There is likely no single solution that will meet every organization’s content management needs. Each product has strengths in different areas, so it’s important to find the right tool to meet the right business objective. You need to understand your content and your objective(s) before you can pick the right product.

There are two main ways to look at your content:

Documents vs Records

Up until recently, this has been the traditional view of content. The term document encompasses paper, electronic forms and files, emails, faxes, contracts, leases, vendor communications, etc. A record is a document consciously retained as evidence of an action. Records are any of those documents that have been made final and are no longer meant to be altered. Some, but not all, documents within an organization become records. Record must be formally tracked using a file plan with retention schedules.

Business Content vs Transactional Content

This is the newest way of looking at enterprise content. This eliminates the confusion over what is a document and what is a record.

Business content typically originates inside the enterprise and is usually shared with external or internal stakeholders. It’s the documents, spreadsheets, emails, and multimedia content generated in the day-to-day workplace experience. It is often unstructured, although not always.

Transactional Content is process-related documents. Transactional content management supports long-running processes, such as accounts payable processing, with a high volume of generally static documents that demand scalability, life cycle control and human approval. Invoices, statements, purchase orders, claims, and applications are examples of transactional content. Content is most often in the form of scanned images, eforms, or pdfs. Most transactional content originates outside the organization, and is ingested through other systems such as SIS, ERP, or CRM.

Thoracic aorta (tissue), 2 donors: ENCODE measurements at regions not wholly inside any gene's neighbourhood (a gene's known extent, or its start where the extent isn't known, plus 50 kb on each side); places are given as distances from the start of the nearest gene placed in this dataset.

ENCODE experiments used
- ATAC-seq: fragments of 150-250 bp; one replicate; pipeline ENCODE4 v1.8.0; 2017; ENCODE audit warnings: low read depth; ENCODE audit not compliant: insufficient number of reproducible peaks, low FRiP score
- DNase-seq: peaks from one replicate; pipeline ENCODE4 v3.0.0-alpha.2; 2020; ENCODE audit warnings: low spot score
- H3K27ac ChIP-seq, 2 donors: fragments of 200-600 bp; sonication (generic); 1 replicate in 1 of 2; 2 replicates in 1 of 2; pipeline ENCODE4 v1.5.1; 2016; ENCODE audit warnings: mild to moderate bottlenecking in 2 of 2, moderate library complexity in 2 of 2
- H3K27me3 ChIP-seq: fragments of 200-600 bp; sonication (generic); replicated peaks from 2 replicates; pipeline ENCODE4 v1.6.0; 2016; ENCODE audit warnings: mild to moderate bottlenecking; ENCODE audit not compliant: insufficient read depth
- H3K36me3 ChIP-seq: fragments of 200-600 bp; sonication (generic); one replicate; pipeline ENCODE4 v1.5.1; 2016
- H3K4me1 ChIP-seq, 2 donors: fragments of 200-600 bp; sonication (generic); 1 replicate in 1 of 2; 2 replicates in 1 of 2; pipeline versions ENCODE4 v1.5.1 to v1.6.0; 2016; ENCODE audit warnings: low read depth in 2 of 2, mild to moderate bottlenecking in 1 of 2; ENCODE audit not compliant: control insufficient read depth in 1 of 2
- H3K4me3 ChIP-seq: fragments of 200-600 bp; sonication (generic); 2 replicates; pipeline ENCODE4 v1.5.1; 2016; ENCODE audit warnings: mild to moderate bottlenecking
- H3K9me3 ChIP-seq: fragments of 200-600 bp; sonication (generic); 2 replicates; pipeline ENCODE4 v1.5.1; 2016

Both types of content may exist concurrently. When identifying your requirements you may need to prioritize one over the other. If you are in doubt about which of your organization’s content is a record, contact UTARMS.

Content Characteristics

The following are some of the common characteristics of each content type. These are general characteristics only — it is possible for there to be overlap across the types.

Documents/ Business Content Records/ Transactional Content
Born digital (in Word, Excel etc.) Scanned documents
Originates inside the enterprise Originates outside the organization
Limited workflows (review and approve) Long-running, complex workflows
Simple permissions May require more granular or roles-based permissions
Shorter term focus Longer term focus
Informal retention **governance and cleanup still should be required Formal retention schedules
Content is in flux (changing, multiple versions) Content is static (not changed)